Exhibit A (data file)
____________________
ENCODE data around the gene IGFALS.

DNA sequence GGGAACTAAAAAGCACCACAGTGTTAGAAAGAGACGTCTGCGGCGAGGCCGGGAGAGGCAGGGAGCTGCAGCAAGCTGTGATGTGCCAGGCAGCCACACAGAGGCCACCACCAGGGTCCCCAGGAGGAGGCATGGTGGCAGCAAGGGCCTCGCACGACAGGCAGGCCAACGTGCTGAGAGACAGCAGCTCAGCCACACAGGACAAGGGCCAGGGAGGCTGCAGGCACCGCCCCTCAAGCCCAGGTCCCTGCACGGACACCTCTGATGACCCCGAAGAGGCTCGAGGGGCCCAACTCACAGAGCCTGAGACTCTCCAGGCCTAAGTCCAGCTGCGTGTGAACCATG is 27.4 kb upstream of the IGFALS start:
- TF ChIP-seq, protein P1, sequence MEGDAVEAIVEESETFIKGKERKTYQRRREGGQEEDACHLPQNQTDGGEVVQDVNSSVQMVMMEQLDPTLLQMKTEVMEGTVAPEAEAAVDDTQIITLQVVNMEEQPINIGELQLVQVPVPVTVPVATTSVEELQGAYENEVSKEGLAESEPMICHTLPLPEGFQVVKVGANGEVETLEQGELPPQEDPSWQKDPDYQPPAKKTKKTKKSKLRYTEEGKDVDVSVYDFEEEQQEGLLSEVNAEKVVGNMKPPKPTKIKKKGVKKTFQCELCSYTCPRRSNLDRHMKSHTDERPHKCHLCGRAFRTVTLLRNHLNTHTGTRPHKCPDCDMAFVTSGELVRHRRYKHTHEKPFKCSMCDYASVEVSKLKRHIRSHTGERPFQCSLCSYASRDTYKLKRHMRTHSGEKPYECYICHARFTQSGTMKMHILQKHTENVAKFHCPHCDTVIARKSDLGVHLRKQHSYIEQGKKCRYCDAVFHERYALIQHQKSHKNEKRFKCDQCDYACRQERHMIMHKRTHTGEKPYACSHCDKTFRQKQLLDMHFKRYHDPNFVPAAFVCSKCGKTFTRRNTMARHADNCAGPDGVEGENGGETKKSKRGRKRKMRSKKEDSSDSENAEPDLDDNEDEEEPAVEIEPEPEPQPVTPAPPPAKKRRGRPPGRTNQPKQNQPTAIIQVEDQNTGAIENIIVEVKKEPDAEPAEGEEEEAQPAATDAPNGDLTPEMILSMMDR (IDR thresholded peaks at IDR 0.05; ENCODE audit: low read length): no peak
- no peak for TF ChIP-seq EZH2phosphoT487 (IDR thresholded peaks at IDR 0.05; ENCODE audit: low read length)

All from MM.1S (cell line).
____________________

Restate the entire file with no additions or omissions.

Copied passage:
ENCODE data around the gene IGFALS.

DNA sequence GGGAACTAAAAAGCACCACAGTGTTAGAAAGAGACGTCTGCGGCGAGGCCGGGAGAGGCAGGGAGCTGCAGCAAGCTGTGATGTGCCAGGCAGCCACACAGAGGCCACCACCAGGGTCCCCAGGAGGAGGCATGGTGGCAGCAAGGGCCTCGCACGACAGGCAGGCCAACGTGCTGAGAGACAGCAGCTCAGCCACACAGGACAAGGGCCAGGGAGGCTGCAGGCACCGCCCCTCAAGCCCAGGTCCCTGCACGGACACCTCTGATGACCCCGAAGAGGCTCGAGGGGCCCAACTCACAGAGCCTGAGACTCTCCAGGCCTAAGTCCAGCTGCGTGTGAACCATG is 27.4 kb upstream of the IGFALS start:
- TF ChIP-seq, protein P1, sequence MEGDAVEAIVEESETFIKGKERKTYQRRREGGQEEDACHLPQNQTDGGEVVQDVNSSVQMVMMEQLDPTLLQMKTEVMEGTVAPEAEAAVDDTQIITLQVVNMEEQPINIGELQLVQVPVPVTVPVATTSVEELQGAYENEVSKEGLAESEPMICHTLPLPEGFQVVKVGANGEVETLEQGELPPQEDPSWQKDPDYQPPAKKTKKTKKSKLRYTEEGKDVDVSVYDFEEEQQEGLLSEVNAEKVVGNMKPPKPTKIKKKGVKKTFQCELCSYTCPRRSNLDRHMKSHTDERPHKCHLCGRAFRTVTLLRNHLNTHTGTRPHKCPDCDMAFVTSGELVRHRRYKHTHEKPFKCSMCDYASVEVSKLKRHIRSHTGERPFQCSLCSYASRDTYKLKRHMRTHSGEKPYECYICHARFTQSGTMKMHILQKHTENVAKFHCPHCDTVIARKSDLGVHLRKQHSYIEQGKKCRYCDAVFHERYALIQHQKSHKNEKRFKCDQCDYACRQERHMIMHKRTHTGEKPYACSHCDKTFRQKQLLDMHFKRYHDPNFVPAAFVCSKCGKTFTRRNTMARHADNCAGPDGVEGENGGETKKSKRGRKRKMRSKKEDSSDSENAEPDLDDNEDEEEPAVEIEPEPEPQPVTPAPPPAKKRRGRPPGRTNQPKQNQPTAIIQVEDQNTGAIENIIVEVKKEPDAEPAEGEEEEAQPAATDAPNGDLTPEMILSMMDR (IDR thresholded peaks at IDR 0.05; ENCODE audit: low read length): no peak
- no peak for TF ChIP-seq EZH2phosphoT487 (IDR thresholded peaks at IDR 0.05; ENCODE audit: low read length)

All from MM.1S (cell line).